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Index of first names

Ballad of Chevy Chase

 

 

This ballad was entered in the Stationers' Register in 1624. The title is alternatively spelled Chevy Chace. The ballad is generally thought to describe the Battle of Otterburn. Some of the verses correspond to the that battle, but not all. The Battle of Otterburn took place in 1388. At that Battle Henry Percy (Hotspur) was captured, not killed. He was killed in 1403 in an uprising against Henry IV.

According to Child another possibility is the border warfare between a Percy and a Douglas in 1435 or 1436. Henry Percy of Northumberland made a raid into Scotland with 4,000 men. He was met by William Douglas, Earl of Angus at Piperdene. There were great losses on each side, but the Scots prevailed.

A knight among the Scots there was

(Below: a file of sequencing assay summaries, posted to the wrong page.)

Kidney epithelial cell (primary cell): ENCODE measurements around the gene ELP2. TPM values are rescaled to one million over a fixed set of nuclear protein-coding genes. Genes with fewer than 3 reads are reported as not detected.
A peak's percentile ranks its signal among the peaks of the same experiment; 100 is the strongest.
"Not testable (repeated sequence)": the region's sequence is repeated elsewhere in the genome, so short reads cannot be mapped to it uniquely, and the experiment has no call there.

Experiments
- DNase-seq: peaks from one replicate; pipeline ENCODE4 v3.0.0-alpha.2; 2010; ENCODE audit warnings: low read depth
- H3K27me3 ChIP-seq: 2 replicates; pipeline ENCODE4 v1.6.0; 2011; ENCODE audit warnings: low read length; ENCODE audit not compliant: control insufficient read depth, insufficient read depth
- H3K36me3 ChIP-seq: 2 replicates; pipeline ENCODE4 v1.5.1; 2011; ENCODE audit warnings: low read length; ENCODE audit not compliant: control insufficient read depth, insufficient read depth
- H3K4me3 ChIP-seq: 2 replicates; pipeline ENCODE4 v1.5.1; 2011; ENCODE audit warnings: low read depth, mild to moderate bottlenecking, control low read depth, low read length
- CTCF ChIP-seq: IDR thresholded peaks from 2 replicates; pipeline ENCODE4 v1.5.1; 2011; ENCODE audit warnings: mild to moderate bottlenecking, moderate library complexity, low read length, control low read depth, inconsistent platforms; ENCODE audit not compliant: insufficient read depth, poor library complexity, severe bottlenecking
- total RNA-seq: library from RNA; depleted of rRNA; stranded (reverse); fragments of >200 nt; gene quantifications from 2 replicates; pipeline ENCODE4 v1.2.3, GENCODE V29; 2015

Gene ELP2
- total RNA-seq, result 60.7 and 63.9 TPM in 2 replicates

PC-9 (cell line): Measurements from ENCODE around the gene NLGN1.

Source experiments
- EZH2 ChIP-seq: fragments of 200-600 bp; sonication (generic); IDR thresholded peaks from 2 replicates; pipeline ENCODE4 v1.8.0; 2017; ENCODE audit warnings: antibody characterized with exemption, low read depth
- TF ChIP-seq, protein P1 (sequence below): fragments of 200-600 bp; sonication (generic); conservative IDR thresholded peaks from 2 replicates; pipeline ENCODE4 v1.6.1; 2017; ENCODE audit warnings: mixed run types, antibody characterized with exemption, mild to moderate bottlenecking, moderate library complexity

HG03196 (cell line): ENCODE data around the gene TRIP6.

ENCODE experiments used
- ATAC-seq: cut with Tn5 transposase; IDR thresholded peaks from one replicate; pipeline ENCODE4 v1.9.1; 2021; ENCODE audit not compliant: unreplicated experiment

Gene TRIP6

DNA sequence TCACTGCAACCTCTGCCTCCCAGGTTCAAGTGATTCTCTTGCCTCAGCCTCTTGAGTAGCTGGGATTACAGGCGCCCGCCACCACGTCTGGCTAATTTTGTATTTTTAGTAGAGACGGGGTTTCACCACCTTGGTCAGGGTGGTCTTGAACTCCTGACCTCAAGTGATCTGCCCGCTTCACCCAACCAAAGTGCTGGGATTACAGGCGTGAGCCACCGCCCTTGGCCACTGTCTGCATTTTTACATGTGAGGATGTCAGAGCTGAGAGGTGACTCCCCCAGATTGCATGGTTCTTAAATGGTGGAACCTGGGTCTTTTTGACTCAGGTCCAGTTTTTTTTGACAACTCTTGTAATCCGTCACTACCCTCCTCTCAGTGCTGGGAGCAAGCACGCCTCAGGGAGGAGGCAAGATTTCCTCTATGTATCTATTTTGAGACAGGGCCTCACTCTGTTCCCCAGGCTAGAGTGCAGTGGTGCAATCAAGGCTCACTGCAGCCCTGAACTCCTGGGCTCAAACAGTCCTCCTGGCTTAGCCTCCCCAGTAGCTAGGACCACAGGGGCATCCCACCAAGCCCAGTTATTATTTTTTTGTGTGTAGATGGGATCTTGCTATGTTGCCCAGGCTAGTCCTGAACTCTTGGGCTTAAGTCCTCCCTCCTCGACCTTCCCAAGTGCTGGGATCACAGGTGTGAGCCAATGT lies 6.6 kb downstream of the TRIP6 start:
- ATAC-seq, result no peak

Who saw Earl Douglas die;
Who straight in wrath did vow revenge
Upon the Lord Percy:

Sir Hugh Montgomery was he called,
Who, with a spear full bright,
Well mounted on a gallant steed,
Ran fiercely through the fight;

And past the English archers all,
Without all dread or fear,
And through Earl Percy's body then
He thrust his hateful spear.

This fight did last from break of day
Till setting of the sun;
For when they rung the evening bell
The battle scarce was done.

And the Lord Maxwell in like case
Did with Earl Douglas die;
Of twenty hundred Scottish spears
Scarce fifty-five did fly;

Of fifteen hundred Englishmen
Went home but fifty-three;
The rest were slain in Chevy Chase
Under the greenwood tree.

Next day did many widows come
Their husbands to bewail;
They washed their wounds in brinish tears,
But all would not prevail.

Their bodies bathed in purple gore
They bore with tbem away;
They kissed their dead a thousand times
When they were clad in clay.

God save our king, and bless this land
With plenty, joy and peace,
And grant henceforth that foule debate
'Twixt noblemen may cease!

 

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Last modified: Saturday, 18 March 2017